Allt Duine wind farm public inquiry starts in Aviemore
A public inquiry examining plans for a 31-turbine wind farm close to the boundary of the Cairngorms National Park has started in Aviemore.
RWE Npower Renewables has proposed the development for the site at Allt Duine in the Monadhliath Mountains.
Kincraig Community Council has backed the project saying it would help Badenoch and Strathspey be self sufficient in terms of electricity.
The Mountaineering Council of Scotland and other groups oppose the plan.
RWE Npower Renewables had proposed 34 turbines, but reduced the size of the scheme following public consultation.
The turbines will have a maximum height to blade tip of 125m (410ft). At three locations the developer said the height would be restricted to 110m (360ft) to avoid turbines from being seen at viewpoints within the Strathspey area.
In January, Highland Council's south planning applications committee voted nine to three to oppose the project.
Councillors took the UK's highest railway journey to help them assess the potential visual impact of the Allt Duine scheme.
They travelled on the Cairngorms funicular railway which climbs to 1,097m (3,599ft).
The railway's highest point is just below the summit of CairnGorm Mountain.
The Scottish government, which has the final say on the development, had consulted Highland Council. The local authority's decision to oppose the project resulted in government holding the public inquiry.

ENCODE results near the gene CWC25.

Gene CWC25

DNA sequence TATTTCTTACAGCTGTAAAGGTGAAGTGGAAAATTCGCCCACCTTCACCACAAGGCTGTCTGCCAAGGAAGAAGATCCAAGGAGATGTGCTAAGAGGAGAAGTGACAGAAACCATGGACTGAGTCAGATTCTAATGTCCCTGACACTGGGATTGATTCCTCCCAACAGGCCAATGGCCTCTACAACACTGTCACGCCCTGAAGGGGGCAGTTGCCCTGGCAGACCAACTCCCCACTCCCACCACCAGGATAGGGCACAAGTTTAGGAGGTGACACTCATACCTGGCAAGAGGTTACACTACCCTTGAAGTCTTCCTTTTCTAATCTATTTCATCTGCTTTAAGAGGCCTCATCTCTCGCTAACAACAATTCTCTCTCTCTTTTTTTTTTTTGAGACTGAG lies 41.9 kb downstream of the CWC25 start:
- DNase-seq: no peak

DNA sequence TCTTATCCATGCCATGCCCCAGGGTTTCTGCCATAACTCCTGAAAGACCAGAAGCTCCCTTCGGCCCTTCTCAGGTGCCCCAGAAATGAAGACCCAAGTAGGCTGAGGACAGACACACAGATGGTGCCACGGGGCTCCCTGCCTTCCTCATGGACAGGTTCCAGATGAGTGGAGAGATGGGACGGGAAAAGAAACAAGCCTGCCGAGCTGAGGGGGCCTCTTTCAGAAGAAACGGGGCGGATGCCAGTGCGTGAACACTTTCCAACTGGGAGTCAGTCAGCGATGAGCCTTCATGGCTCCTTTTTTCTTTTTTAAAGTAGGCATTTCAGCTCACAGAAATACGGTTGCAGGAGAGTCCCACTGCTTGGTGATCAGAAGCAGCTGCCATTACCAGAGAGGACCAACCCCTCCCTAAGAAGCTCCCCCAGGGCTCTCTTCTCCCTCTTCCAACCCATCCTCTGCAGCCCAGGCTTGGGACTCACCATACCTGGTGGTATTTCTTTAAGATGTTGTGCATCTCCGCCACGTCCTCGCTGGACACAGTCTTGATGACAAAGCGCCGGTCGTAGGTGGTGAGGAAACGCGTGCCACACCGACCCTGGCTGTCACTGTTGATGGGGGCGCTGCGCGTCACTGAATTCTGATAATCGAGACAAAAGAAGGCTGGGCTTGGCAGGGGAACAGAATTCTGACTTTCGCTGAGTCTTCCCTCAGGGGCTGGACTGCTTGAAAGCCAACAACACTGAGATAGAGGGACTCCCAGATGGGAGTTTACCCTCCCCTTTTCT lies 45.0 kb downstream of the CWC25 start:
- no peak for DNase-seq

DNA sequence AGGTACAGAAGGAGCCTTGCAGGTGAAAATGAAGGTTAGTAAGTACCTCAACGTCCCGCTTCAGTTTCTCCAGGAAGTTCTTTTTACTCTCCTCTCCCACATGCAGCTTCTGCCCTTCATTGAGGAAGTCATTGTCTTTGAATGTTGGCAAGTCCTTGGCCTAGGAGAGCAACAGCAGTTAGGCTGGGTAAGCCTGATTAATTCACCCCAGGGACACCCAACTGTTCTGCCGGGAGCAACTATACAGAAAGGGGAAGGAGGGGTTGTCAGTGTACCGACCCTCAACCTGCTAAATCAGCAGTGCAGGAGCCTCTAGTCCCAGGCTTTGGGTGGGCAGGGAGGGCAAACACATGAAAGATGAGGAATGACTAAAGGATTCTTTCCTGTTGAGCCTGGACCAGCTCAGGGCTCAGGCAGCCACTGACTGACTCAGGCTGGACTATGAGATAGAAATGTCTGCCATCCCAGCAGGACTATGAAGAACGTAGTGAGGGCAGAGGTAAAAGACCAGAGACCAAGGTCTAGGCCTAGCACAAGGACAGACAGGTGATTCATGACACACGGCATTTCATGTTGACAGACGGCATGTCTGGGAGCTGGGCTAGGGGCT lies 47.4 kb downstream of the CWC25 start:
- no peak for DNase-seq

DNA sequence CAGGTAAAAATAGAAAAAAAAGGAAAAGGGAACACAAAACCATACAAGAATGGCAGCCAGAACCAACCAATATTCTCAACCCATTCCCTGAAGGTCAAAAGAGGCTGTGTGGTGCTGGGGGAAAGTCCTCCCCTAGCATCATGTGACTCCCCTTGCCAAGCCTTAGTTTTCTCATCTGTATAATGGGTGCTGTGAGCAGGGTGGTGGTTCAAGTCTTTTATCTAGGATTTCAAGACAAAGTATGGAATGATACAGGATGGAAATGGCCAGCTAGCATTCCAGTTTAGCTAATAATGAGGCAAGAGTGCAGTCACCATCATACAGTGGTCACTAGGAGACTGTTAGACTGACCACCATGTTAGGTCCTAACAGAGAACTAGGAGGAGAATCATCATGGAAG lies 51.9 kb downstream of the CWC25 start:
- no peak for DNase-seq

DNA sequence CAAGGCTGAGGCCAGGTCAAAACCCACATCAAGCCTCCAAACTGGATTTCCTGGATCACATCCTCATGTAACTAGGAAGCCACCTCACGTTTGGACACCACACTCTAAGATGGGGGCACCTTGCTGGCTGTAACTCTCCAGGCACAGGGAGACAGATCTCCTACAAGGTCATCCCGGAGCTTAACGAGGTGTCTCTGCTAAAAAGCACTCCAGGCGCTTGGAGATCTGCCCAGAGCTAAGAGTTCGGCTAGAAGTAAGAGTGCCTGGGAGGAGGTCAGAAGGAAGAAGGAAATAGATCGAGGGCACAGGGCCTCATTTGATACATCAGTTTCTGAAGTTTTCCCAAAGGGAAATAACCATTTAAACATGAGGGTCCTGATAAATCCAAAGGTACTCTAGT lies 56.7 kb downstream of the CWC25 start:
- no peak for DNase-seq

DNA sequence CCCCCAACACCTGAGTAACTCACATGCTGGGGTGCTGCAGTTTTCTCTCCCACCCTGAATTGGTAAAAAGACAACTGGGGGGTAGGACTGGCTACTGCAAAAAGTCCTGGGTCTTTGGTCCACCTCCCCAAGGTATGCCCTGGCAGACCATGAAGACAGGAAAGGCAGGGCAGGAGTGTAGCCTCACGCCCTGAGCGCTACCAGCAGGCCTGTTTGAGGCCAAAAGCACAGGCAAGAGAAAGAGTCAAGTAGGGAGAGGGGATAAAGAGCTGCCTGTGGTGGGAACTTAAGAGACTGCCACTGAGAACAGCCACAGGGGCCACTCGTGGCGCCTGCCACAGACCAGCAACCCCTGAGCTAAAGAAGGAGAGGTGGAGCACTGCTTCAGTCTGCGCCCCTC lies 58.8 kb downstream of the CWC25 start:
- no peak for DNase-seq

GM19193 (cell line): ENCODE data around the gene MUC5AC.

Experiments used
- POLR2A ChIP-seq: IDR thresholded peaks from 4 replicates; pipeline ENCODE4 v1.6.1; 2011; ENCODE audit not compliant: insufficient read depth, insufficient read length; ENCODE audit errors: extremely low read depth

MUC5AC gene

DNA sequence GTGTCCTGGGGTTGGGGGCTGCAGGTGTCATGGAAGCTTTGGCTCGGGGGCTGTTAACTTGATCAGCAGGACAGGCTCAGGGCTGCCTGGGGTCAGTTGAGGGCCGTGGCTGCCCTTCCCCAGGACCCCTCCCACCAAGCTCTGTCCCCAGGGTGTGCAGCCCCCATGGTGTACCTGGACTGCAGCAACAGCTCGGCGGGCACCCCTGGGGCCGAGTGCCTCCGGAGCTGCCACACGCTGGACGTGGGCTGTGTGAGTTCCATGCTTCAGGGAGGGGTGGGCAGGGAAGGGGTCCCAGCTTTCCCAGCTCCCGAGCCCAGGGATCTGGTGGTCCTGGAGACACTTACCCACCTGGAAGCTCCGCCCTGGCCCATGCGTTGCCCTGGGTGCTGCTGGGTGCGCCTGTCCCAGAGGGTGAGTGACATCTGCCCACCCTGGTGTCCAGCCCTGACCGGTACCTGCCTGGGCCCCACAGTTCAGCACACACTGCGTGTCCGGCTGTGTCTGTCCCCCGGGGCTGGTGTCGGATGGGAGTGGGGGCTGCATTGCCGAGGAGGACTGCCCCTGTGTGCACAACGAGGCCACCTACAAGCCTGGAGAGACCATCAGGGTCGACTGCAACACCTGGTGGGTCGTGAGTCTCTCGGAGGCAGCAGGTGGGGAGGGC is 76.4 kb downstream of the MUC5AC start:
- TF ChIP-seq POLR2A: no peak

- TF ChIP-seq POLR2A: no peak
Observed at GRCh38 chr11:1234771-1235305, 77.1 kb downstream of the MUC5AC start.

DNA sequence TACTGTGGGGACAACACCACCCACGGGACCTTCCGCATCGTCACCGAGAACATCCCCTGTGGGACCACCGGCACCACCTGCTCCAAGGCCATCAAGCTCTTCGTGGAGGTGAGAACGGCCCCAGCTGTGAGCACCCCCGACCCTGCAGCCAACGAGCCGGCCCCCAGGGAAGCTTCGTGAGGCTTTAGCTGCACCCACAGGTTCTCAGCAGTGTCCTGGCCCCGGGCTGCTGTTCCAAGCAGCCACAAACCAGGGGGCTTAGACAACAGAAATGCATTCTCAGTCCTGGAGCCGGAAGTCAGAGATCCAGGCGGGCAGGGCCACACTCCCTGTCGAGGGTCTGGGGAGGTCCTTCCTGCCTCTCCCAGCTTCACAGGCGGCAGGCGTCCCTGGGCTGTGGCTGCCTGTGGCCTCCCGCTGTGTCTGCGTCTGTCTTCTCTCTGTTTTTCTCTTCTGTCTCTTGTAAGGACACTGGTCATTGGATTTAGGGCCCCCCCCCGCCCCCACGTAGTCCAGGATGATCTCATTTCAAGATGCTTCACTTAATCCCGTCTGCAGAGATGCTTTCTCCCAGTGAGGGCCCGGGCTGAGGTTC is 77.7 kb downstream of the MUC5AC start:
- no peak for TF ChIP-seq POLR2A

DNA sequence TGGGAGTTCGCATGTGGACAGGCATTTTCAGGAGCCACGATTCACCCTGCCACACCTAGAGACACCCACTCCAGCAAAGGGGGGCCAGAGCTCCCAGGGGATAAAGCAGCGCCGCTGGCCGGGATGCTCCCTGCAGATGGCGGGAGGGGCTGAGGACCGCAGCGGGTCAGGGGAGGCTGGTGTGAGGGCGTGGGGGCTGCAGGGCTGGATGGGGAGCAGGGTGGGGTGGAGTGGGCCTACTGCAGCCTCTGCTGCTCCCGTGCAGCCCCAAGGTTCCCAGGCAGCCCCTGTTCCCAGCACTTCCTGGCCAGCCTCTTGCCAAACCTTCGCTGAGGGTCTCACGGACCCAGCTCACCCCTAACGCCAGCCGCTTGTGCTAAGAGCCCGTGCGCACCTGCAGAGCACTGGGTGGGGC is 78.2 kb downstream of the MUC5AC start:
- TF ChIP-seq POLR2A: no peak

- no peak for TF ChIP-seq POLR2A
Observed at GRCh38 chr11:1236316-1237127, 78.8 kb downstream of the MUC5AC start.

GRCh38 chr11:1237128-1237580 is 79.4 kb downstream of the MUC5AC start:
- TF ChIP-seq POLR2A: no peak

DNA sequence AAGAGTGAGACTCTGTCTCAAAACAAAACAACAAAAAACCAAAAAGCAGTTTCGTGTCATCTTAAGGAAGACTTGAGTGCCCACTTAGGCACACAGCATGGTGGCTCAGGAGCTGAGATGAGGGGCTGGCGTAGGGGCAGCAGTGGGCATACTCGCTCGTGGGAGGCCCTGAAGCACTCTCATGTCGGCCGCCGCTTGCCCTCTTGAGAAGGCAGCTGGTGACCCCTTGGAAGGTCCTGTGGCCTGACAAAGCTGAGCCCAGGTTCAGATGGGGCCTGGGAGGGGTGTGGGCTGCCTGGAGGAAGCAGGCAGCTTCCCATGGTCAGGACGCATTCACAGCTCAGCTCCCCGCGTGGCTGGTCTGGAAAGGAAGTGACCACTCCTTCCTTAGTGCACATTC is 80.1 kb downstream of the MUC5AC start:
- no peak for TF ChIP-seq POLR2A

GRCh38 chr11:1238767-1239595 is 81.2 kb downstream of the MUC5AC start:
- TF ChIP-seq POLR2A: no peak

Before the start of the inquiry, Kincraig Community Council told BBC Radio Scotland it was supporting the wind farm.
Spokesman John Anderson said the community council had waited until it had all the facts before voting on it.
Mr Anderson said the wind farm would help to tackle climate change, conserve fossil fuels for future generations and allow the area of Badenoch and Strathspey to generate its own electricity and not have to rely on power produced in other people's "back yards".
He added: "The hills that we have are very, very valuable, but at the same time the Scottish government has been trying to get businesses into the Highlands and Islands for years and here we have a company that can come in and harvest the wind in the area."
The Mountaineering Council of Scotland has been campaigning against the development, warning that it would harm an unspoilt landscape.
Chief officer David Gibson said: "We support green energy generation but this scheme involves dumping 15,500 tonnes of concrete and miles of roads in mountain areas of national importance and beauty.
"Wind farms are supposed to have a lifetime of 25 years, we would therefore expect developers to include proposals for site restitution in their plans as evidence of good stewardship of the environment.
"This public inquiry should protect our precious natural environment by putting a stop to this completely inappropriate project."
The Cairngorms National Park Authority has also lodged an objection to the public inquiry. It said some of the turbines would come as close as 900m (2,952ft) from the park's boundary.